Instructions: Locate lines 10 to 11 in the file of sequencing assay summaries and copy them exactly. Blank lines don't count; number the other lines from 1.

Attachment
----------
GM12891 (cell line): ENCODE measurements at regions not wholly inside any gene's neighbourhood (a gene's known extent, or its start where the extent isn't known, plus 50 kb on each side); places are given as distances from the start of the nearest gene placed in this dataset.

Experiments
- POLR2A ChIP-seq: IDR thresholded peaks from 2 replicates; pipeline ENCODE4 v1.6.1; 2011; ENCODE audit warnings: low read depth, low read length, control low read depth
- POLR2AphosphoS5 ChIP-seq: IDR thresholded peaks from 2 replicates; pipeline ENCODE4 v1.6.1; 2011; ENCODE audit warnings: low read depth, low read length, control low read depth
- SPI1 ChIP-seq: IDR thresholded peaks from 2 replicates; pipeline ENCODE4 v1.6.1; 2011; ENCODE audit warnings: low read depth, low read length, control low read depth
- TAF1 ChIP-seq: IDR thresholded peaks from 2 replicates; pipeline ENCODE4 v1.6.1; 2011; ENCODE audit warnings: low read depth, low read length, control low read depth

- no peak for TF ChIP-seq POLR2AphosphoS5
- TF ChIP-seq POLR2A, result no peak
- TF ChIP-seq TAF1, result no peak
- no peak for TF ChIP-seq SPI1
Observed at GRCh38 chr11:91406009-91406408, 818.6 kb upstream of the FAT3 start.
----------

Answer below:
- no peak for TF ChIP-seq SPI1
Observed at GRCh38 chr11:91406009-91406408, 818.6 kb upstream of the FAT3 start.